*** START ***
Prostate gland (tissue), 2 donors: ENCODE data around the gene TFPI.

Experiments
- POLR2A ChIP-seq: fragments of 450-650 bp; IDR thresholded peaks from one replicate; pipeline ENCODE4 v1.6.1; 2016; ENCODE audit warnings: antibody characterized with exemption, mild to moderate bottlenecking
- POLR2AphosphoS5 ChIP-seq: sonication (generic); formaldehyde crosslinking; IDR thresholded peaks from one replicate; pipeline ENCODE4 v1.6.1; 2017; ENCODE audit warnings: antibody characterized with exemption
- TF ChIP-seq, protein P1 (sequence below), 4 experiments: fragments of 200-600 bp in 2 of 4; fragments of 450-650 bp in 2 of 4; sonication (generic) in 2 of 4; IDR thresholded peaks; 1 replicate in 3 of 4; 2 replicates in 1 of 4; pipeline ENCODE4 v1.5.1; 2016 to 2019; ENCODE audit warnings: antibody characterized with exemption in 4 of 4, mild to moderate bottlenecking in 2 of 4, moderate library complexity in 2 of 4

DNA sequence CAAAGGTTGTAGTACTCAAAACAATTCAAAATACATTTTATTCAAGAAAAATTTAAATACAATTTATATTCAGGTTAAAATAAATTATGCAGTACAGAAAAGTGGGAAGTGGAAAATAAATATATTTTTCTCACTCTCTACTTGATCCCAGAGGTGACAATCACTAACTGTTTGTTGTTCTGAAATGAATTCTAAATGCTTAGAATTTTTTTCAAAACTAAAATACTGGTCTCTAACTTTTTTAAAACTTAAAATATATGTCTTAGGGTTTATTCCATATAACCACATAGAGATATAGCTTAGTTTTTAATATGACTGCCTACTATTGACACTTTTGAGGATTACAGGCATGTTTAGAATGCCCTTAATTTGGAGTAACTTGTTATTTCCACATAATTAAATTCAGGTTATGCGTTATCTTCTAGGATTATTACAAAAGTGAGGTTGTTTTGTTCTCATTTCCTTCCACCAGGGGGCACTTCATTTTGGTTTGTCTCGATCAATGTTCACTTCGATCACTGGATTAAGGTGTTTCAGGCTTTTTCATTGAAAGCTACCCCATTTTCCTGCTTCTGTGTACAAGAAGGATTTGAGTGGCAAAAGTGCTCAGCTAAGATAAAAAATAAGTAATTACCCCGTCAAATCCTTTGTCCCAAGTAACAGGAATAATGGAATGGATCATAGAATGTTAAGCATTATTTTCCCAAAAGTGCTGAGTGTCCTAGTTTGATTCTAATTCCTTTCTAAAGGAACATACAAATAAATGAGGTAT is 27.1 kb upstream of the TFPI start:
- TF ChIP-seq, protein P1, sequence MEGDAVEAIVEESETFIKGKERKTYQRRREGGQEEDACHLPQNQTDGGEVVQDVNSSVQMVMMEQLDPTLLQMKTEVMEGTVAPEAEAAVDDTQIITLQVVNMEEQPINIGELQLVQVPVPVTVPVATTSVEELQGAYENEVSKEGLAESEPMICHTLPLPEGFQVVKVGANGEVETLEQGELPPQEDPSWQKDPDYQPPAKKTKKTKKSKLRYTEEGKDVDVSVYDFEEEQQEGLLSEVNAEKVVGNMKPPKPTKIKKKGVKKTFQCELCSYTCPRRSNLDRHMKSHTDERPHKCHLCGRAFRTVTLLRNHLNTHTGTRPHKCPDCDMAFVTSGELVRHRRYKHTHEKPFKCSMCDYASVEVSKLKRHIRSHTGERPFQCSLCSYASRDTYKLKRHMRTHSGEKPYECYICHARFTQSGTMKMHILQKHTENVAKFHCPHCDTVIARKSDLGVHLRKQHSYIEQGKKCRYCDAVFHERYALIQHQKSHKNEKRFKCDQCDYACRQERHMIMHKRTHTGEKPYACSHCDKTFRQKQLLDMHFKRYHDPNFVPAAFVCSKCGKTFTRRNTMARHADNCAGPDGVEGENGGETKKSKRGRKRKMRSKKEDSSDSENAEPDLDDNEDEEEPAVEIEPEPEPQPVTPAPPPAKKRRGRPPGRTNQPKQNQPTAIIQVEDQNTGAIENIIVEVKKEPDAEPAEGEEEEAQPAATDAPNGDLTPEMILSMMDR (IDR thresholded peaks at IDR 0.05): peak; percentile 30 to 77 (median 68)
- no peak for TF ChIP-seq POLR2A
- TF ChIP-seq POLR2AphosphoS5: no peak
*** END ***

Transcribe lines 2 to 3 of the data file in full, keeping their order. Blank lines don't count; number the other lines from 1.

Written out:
Experiments
- POLR2A ChIP-seq: fragments of 450-650 bp; IDR thresholded peaks from one replicate; pipeline ENCODE4 v1.6.1; 2016; ENCODE audit warnings: antibody characterized with exemption, mild to moderate bottlenecking